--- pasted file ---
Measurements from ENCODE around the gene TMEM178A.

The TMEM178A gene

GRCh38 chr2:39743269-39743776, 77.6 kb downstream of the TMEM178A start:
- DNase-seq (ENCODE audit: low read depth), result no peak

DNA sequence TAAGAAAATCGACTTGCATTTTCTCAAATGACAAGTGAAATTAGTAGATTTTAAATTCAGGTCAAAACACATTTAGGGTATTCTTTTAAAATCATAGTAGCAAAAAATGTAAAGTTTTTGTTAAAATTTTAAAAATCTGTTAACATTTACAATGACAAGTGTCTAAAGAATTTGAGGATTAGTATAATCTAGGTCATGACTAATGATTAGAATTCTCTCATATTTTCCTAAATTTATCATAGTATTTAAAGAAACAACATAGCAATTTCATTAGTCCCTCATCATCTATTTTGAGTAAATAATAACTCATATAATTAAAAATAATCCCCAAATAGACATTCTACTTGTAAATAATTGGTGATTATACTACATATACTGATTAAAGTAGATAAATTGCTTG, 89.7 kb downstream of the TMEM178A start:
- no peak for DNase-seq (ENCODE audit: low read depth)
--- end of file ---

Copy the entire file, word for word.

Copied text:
Measurements from ENCODE around the gene TMEM178A.

The TMEM178A gene

GRCh38 chr2:39743269-39743776, 77.6 kb downstream of the TMEM178A start:
- DNase-seq (ENCODE audit: low read depth), result no peak

DNA sequence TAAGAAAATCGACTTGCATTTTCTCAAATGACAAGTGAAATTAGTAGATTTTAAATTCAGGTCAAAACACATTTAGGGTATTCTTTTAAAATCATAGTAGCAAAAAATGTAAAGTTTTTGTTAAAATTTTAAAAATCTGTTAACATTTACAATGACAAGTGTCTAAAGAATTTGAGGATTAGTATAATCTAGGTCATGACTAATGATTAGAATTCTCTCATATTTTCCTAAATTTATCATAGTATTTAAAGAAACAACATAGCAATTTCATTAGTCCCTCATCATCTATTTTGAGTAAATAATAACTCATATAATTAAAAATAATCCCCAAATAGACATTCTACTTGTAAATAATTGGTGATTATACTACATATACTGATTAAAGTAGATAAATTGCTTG, 89.7 kb downstream of the TMEM178A start:
- no peak for DNase-seq (ENCODE audit: low read depth)